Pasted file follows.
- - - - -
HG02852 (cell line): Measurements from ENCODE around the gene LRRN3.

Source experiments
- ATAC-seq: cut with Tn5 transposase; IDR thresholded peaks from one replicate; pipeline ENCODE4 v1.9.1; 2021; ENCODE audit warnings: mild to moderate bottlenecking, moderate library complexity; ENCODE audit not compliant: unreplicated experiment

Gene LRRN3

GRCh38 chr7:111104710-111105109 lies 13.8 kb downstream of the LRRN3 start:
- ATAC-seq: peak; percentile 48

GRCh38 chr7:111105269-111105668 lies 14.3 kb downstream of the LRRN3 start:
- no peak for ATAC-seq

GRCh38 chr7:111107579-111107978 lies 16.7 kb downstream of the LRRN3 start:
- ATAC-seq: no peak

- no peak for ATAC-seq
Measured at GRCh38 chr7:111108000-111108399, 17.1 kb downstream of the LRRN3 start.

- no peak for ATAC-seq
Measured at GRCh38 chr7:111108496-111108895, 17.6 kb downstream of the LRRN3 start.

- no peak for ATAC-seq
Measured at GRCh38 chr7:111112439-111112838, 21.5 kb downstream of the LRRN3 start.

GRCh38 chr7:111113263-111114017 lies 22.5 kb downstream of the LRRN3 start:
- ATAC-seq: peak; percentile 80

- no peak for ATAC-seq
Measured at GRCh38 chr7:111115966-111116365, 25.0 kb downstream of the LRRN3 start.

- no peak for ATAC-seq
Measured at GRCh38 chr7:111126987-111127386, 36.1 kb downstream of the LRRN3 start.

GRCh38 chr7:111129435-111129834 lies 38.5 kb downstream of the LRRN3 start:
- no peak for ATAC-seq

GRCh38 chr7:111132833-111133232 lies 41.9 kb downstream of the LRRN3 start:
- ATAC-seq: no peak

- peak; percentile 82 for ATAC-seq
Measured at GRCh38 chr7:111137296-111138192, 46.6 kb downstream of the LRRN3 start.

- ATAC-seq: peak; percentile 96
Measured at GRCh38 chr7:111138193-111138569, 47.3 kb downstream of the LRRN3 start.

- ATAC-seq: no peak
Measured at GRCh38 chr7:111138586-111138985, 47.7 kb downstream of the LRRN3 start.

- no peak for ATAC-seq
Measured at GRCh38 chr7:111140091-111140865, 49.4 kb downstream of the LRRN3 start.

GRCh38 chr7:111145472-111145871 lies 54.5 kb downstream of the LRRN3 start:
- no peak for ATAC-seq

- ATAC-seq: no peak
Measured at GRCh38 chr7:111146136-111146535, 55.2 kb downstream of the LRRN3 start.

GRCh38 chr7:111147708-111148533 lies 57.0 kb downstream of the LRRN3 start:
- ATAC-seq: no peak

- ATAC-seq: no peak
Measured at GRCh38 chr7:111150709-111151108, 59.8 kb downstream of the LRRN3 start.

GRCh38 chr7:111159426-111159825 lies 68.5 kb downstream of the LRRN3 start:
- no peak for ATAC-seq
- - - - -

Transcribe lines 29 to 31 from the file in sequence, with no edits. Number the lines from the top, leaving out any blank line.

- ATAC-seq: peak; percentile 96
Measured at GRCh38 chr7:111138193-111138569, 47.3 kb downstream of the LRRN3 start.

- ATAC-seq: no peak